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Welcome to the IOSEA Marine Turtle MoU Website!

The IOSEA Marine Turtle Memorandum of Understanding is an intergovernmental agreement concluded under the auspices of the UNEP / ‎Convention on the Conservation of Migratory Species of Wild Animals (CMS). It aims to protect, conserve, replenish and recover marine turtles and their habitats of the Indian Ocean and South-East Asian region, working in partnership with other relevant actors and organisations.

 

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  Update: IOSEA Technical Support and Capacity Building Programme  ... READ ON 
 
 
 
 

  HEADLINES Click for:   MONTHLY OVERVIEW
 
LATEST: 17 June 2015
Kenya: Lottery of life can help baby turtles
Thanks to the People’s Postcode Lottery, WWF-Scotland has funding for an initiative to help protect marine turtles as they face challenges off the coast of Lamu in Kenya.
 
  MESSAGE BOARD

» Australia, QLD: Reef HQ’s Marine Turtle Spectacular!
» New documentary on marine turtle conservation
» Advances in marine turtle genetic fingerprinting
» Video: Turtle rescued by divers in the Maldives
» Volunteer opportunity on Cousin Island, Seychelles
» Baby flatback turtles satellite-tracked in Australia
» Video for World Turtle Day from Australia
» CMS and World Turtle Day
» Educational TV-show: ‘Titou discovers marine turtles’
 
     
   
 
SWOT Report: Important turtle areas in the Arabian Gulf 16 Jun 2015

A tracked turtle returning to seeSWOT Report Vol. X presents research conducted by N Pilcher, M Antonopoulou, LS Perry and O Kerr looking at important turtle areas in the Arabian Gulf. The article by the four authors emphasizes the need for turtle conservation efforts throughout the life cycle of turtles, on land, as well as at sea. Particular emphasis is given to Hawksbill turtles in the region as data is lacking on this species. More »

 
   
 
Ghost nets and their threat to marine wildlife 8 Jun 2015

Turtle entangled in a ghost netIn an article in the ‘Deutsche Welle’ online newspaper, Harald Franzen expresses concern over the prevalence of old fishing nets in the oceans that have been lost or discarded. These synthetic nets can drift through the world’s seas for centuries, catching and killing marine wildlife, including marine turtles, as they go. The process of these nets trapping a variety of marine life is outlined by Franzen as a perpetual cycle: after animals are trapped in the nets, they sink to the bottom of the seabed, where they decompose, and the net then rises back to the surface and everything starts over again.  More »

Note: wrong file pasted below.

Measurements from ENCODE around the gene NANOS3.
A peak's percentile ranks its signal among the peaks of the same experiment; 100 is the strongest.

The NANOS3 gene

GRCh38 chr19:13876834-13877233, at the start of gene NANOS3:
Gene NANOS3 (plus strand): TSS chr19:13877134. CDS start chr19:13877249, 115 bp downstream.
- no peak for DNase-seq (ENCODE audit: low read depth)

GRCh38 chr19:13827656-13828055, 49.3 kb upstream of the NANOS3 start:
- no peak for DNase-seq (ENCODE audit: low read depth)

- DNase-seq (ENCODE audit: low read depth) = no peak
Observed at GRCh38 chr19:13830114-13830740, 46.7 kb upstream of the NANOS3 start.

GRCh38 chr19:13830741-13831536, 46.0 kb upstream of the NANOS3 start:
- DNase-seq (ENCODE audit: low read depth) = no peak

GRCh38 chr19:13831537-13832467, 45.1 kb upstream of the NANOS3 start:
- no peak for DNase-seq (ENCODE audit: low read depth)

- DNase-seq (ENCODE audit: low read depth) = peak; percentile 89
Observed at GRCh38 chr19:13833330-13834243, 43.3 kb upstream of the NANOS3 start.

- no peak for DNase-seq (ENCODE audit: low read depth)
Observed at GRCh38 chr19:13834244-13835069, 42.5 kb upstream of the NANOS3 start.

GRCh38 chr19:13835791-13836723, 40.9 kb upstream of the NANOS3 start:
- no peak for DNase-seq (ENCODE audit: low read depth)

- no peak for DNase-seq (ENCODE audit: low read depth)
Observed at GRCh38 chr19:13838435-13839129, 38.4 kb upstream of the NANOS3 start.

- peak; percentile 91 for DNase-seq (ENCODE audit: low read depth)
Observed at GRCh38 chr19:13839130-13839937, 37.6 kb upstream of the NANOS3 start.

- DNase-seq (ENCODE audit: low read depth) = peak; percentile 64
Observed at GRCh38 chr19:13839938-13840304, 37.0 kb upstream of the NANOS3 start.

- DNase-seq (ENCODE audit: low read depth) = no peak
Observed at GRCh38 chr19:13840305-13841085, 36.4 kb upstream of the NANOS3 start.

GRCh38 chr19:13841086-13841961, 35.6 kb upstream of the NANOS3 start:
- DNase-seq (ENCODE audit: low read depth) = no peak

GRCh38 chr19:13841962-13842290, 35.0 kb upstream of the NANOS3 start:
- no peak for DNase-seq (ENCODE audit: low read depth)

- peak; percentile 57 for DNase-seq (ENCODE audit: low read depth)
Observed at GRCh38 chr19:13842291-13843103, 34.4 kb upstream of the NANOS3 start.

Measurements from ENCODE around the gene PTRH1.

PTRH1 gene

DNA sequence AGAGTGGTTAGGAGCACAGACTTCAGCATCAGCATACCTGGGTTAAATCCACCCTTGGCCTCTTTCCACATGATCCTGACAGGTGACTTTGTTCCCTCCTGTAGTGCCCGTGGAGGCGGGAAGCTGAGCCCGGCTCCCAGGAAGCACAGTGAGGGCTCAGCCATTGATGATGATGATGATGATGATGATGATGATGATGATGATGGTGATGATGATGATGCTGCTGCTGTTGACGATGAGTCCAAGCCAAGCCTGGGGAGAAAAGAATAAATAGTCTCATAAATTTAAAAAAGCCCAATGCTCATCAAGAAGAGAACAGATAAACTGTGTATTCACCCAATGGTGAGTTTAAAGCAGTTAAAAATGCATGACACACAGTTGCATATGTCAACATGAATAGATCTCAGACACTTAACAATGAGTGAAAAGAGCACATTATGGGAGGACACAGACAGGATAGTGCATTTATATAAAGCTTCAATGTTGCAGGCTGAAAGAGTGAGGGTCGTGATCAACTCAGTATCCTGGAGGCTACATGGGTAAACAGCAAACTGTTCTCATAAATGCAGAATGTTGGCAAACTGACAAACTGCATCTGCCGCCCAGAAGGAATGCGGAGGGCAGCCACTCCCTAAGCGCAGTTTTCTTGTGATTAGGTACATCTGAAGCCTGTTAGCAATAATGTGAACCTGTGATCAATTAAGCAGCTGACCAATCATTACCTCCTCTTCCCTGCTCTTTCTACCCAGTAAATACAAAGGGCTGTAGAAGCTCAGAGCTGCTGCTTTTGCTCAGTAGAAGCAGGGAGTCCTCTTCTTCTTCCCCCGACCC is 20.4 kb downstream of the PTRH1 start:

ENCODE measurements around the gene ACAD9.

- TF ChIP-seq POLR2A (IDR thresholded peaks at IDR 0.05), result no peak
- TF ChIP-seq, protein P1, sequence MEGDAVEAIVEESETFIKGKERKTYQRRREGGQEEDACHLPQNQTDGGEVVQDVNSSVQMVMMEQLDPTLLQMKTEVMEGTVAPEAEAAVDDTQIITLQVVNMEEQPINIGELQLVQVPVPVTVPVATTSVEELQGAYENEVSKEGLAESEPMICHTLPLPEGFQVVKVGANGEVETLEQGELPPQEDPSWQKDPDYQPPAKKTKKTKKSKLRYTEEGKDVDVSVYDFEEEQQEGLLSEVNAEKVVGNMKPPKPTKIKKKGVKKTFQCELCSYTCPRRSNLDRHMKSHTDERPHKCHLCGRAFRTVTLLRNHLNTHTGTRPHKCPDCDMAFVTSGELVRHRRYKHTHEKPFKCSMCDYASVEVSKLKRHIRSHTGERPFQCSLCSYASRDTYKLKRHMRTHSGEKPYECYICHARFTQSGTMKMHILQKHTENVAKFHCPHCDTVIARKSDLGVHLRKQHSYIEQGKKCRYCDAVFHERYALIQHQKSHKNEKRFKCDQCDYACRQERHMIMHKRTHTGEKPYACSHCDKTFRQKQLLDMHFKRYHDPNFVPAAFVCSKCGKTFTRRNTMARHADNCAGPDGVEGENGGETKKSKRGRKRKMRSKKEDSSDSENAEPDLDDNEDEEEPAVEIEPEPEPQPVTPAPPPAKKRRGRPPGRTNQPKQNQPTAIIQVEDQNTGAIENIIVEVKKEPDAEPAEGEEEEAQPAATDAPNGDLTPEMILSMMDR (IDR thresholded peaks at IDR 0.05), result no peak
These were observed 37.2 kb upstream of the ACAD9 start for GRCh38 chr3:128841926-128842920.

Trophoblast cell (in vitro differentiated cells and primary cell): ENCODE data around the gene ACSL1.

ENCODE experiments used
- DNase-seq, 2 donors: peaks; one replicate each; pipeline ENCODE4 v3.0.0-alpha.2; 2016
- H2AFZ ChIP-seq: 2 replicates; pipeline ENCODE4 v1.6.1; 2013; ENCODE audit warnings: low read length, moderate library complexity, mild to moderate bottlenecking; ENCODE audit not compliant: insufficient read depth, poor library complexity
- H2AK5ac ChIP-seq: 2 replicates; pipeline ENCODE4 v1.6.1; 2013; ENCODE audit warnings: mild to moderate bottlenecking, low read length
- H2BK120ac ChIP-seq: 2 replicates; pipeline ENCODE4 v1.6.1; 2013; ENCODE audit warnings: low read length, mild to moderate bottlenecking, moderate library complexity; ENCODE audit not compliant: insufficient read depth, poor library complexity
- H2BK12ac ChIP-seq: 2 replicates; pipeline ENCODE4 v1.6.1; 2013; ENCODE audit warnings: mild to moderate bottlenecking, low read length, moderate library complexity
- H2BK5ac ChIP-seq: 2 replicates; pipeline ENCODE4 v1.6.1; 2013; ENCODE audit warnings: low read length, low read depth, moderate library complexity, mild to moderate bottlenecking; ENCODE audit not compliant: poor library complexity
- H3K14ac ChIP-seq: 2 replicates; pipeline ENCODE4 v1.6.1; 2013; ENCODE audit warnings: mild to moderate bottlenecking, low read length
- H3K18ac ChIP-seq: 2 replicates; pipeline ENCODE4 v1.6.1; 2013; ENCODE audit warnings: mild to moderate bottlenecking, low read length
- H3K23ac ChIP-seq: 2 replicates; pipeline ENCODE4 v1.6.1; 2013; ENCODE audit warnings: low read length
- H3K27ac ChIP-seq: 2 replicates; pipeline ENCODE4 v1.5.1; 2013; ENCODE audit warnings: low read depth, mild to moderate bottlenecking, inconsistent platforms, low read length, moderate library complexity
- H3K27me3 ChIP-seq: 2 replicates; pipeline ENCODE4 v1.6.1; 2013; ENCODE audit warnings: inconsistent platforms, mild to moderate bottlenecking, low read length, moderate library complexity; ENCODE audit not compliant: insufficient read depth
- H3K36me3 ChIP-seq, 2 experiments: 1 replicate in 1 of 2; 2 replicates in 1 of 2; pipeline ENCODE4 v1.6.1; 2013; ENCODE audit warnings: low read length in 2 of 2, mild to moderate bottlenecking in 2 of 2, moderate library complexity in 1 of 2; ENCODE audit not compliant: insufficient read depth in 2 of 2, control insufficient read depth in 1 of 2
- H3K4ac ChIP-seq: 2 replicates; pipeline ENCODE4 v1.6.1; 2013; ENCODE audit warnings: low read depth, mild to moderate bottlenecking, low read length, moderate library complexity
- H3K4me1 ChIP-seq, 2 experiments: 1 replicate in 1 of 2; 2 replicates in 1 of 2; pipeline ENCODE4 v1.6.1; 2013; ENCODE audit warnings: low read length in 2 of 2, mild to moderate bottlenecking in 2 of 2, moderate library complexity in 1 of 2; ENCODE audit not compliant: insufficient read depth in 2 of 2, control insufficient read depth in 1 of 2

South Africa: Washed up baby loggerhead turtles 1 Jun 2015

Baby loggerhead turtles are hand-fed the prepared gelatine dietThe plight of baby loggerhead turtles is stressed in an article by J Williams on the ‘CapeTownEtc’ website. Loggerhead turtles born in KwaZulu-Natal and southern Mozambique drift along the Benguela current. But every year, baby turtles are found washed up on Western Cape beaches due to storms and onshore winds. This year, there has been a high spike in the number of turtles found on the Western Cape coastline. A total of 185 baby turtles were taken in by the Two Oceans Aquarium (T.O.A) to be rehabilitated.  More »

 
   
 
Conference call among IOSEA Sub-regional Focal Points 29 May 2015

On 27 May, the Secretariat organized a conference call among three of the four IOSEA Sub-regional Focal Points, namely from Maldives, Oman and Thailand; as well as Dr. Jack Frazier from the Advisory Committee. Many important agenda items were discussed, as summarized in this May Feature.

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Moorea: Clinic saves sea turtles, also by changing minds 18 May 2015

Photo Michael Marek. http://www.dw.de/image/0,,18378882_403,00.jpgOn the picturesque South Pacific island of Moorea - the “pearl of the Pacific” — a special kind of hospital is helping marine turtles. The “sea turtle hospital”, founded in 2004 by the environmental organization Te Mana O Te Moana, aims to protect sick and injured sea turtles. The turtles are brought to Moorea from across French Polynesia, sometimes by tourists, police or fishermen. They are subject to hunting by well-organized poaching rings — and also eaten by locals. It is estimated that up to 1,000 animals are killed each season, for around 30,000 kilograms of meat. Today, environmental organizations such as Te Mana O Te Moana and the tourism industry work hand-in-hand. The group also raises awareness among young Polynesians on respecting sea life.  More »

 
   
     
 
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UNEP © IOSEA Marine Turtle MoU Secretariat, c/o UNEP Regional Office for Asia and the Pacific,
United Nations Building, Rajdamnern Nok Avenue, Bangkok, 10200, Thailand
Tel: + (662) 288 1471 ; Fax: + (662) 288 3041 / 288 1029; E-mail: IOSEA Secretariat
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